The borderline between providing legal information and providing legal advice is a narrow one, but it is one which we are neither permitted nor able to cross. Your best course of action would be to seek the services of an attorney; most places in the US have a lawyer referral service operated by the local bar association as well as some means of providing legal assistance to people who cannot afford an attorney on their own. A look through the Yellow Pages will generally find either or both of these services.

"Yellow Pages" for lawyers (including lawyers without Net access) exist on the Internet also. We recommend:

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LII Disk-Based Products

The LII publishes a wide variety of hypertext-based information products on disk, with search and modification capabilities far beyond those available through the Net. We offer both a full product list and a test-drive capability via the Internet for those who are interested.

If you're interested in ordering a product, contact us at

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Cello browser licensing

As most of you know development of Cello ceased just short of a public release of version 2.0. Source code licenses are available for version 2.0, and the source has served as a basis for several commercial products developed elsewhere. For information on source code licensing, contact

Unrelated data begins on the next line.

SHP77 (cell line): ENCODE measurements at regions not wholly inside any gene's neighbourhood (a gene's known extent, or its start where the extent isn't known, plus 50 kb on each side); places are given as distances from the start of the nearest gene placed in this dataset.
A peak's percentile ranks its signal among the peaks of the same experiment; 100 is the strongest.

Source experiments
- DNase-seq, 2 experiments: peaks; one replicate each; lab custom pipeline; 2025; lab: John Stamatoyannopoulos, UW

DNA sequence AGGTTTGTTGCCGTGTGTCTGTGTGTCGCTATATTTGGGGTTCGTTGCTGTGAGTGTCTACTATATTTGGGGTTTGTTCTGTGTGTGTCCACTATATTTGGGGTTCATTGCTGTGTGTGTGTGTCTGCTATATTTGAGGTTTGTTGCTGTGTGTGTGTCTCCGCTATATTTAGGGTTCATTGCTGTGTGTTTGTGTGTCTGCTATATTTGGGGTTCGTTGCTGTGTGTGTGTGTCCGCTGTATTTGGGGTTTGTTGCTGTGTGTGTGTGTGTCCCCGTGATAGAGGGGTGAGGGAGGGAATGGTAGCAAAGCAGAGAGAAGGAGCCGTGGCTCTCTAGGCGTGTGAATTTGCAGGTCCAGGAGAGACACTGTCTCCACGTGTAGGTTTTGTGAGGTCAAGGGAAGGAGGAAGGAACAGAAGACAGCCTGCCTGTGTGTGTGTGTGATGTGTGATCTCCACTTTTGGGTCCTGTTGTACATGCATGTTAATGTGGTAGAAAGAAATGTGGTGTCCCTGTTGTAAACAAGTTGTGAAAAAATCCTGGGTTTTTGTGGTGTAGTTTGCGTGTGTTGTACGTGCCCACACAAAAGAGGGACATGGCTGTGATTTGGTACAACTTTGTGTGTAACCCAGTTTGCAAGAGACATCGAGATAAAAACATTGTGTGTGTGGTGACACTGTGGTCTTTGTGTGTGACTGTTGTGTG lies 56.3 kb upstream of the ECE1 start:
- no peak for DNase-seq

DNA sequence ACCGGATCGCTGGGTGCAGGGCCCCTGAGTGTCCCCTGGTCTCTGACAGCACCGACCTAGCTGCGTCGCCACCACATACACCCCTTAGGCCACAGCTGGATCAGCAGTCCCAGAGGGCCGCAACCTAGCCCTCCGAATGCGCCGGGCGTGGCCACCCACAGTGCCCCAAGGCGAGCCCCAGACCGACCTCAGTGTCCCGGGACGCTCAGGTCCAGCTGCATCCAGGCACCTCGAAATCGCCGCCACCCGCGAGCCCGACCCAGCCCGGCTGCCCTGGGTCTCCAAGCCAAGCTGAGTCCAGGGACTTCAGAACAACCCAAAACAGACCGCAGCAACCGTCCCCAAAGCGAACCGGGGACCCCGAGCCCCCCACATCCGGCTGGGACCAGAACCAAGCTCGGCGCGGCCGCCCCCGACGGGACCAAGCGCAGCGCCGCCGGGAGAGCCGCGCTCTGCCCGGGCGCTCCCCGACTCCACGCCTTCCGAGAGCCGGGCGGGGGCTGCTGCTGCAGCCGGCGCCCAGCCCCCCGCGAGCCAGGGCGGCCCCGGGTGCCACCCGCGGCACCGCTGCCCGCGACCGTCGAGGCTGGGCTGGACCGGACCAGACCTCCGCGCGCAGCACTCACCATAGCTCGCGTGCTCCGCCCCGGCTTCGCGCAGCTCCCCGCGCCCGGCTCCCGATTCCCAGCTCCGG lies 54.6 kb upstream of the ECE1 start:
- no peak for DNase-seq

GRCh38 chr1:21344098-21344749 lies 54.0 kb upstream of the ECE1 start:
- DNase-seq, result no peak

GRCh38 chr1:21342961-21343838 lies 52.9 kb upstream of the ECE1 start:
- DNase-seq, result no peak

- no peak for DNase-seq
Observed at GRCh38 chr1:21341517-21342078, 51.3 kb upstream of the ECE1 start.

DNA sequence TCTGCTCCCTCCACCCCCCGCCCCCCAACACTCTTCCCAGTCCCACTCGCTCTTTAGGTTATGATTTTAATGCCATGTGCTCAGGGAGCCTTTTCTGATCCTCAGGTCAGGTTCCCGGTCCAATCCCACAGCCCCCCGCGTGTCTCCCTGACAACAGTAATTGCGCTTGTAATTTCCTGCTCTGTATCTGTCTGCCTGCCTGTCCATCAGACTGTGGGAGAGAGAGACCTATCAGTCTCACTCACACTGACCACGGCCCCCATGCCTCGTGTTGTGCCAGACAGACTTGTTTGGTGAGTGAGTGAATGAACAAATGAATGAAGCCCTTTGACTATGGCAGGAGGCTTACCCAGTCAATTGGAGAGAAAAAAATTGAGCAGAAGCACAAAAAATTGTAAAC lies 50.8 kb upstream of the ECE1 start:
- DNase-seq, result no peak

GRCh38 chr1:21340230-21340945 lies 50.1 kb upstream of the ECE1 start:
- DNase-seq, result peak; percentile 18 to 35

We get many inquiries from individuals and organizations who want to distribute Cello 1.01 as part of a CD-ROM product or as a CD-ROM reader. You are free to do this, but we ask that you first contact to obtain terms and conditions.

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Checking the provenance of legal documents

People frequently ask whether our electronic document is the most recent version available, whose version it is, or whether or not it is in force for a particular locale. We routinely provide this information in "context", "credits and conditions", and "structure" documents located alongside the collection in which the document is obtained.

To find the "context", "credits and conditions", and "structure" documents for the document you're viewing, follow these steps:

  1. Find the 'overview' document (usually a table of contents) which applies to the document you're currently viewing. Usually this will be accessible via a hypertext "button" at the bottom of the current document. If the document you're looking at is itself an overview, see the next step.
  2. You'll see a hypertext buttons at the top of the overview document which are marked "context", "credits and conditions", and "structure". Click on these to obtain the information you're looking for.

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Other questions, comments, and feedback

The large stores of information at the LII are kept up by various teams of maintainers, editors, and technical people. It helps us a great deal if you can direct your feedback to the proper team:

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Contacting Webmasters at other sites

You're most likely reading this because you wanted to report an error and found out that the error is related to a document mounted somewhere other than the LII. Usually, the best way to report such an error is to send mail to 'webmaster' at the site where the document is mounted. You can get the cite from the document's URL as it appeared in the error message, eg.:

is a problem with a document located on the machine, and you can report it by sending mail to: